Like the film, the musical depicts George as a stern, practical man, who is somewhat out of touch with his family. But rather than being fired for indirectly causing a bank run, he is shown having to choose accounts for the bank to invest in. He chooses a middle-class man's factory over a rich man's Ponzi scheme, which appears to harm the bank. As a result, he is suspended and he takes his anger out on his family rather than himself.
The second act reveals that George had a very harsh nanny, Mrs. Andrews, growing up, whom he describes as a holy terror after Winifred hires her in an attempt to please him. Later on, he hides in the park, depressed about his lack of achievements. Winifred discovers him and learns how he suffered at the hands of Mrs. Andrews. After returning home, he receives a telegram requesting his presence at the bank. He worries that he is to be fired (like in the film), and decides to sell the family heirloom. However, it is accidentally broken by Mrs. Brill, who had been cleaning it. As he is cleaning up the pieces, he finds some gingerbread stars from his childhood.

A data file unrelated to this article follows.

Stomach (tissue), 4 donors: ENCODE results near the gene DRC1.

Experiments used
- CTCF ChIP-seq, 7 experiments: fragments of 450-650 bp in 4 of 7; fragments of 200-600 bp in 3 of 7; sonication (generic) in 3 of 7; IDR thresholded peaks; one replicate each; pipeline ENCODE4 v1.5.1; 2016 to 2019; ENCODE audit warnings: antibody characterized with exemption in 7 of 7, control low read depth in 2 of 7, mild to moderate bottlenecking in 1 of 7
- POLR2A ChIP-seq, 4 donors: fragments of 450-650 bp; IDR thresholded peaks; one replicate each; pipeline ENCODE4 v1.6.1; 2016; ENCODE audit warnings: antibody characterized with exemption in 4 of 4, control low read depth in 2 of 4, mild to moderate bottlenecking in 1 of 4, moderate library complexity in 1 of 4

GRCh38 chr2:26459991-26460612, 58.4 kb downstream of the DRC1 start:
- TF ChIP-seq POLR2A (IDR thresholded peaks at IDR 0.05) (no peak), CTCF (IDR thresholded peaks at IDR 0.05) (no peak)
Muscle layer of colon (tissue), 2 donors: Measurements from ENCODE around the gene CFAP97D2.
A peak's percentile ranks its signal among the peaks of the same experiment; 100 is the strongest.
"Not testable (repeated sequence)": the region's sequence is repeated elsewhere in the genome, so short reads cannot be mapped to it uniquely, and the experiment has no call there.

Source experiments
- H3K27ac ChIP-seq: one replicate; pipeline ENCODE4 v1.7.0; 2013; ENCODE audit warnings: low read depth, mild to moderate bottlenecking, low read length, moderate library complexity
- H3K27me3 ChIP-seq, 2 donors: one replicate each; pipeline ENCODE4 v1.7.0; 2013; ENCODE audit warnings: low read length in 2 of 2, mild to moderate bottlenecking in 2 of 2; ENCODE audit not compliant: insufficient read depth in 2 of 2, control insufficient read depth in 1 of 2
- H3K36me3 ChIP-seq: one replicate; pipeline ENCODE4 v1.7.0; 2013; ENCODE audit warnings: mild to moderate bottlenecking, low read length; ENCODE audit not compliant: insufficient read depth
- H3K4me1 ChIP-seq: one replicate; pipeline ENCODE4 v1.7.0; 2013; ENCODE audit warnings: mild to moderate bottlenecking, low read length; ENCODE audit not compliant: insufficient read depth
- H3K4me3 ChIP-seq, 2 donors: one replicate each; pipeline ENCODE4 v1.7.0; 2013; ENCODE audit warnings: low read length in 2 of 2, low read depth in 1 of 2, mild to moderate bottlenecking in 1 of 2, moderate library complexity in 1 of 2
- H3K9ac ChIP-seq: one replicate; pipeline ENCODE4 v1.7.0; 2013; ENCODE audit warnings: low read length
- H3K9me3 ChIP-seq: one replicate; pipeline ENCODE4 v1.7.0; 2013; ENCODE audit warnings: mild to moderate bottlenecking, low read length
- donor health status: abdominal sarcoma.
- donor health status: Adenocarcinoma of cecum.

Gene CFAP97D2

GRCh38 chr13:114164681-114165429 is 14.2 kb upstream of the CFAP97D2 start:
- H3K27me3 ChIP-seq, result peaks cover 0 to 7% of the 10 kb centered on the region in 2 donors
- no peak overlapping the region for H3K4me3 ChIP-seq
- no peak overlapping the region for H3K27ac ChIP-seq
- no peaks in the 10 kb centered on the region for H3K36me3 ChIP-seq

He briefly reflects, and then goes to meet the bank chairman. At the bank, he is amazed to learn that they consider him a hero, as his previous investment has made a fortune for the bank. He gives Mary's word as the word of success. He apologizes to Winifred, who had come to the bank to defend him, for his treatment of her. He then returns home, happily waltzing with his family looking on.
- According to the recordings of P.L. Travers, at an early point of development, it would have suggested that Mary was George's nanny when he was a child, which may explain why he looks so surprised when he first meets her in the film.
- George is one of six Disney fathers with strict personalities. The others are Simba, George Darling, Robert Philip, Christopher Robin, and King Triton.
- George is similar in appearance to Charlie Chaplin and Walt Disney.
- which his personality comes from Walt's father, Elias Disney
- George Banks shares his name with the main character from the 1991 Touchstone Pictures film Father of the Bride, who initially, was named after him.